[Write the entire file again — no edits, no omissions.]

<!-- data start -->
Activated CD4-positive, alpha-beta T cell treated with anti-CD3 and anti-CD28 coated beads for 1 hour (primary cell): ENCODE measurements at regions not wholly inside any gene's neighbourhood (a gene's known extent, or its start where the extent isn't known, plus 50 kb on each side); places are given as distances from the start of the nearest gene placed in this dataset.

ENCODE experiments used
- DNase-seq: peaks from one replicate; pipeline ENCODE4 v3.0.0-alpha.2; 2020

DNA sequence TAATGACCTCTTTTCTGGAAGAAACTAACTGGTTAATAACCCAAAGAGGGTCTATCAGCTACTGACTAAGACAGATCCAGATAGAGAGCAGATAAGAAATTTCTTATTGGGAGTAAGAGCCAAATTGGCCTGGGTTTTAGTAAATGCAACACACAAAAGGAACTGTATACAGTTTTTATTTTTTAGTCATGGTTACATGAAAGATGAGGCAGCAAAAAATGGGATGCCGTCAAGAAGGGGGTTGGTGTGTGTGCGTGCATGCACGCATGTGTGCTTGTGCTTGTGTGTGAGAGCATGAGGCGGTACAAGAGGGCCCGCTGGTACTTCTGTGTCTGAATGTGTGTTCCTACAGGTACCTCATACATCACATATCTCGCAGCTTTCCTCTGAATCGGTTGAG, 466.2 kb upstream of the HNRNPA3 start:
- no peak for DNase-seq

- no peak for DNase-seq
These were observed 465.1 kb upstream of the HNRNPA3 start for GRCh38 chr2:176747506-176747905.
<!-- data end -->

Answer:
Activated CD4-positive, alpha-beta T cell treated with anti-CD3 and anti-CD28 coated beads for 1 hour (primary cell): ENCODE measurements at regions not wholly inside any gene's neighbourhood (a gene's known extent, or its start where the extent isn't known, plus 50 kb on each side); places are given as distances from the start of the nearest gene placed in this dataset.

ENCODE experiments used
- DNase-seq: peaks from one replicate; pipeline ENCODE4 v3.0.0-alpha.2; 2020

DNA sequence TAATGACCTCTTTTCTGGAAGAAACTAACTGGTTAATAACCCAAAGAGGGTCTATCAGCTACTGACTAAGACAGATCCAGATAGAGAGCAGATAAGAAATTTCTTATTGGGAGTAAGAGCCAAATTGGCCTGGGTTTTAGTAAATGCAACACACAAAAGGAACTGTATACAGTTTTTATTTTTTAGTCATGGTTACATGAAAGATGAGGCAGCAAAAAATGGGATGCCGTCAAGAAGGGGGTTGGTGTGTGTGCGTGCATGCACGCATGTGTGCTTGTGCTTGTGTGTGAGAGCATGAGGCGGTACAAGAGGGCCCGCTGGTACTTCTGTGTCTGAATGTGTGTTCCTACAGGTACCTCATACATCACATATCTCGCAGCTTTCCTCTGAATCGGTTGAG, 466.2 kb upstream of the HNRNPA3 start:
- no peak for DNase-seq

- no peak for DNase-seq
These were observed 465.1 kb upstream of the HNRNPA3 start for GRCh38 chr2:176747506-176747905.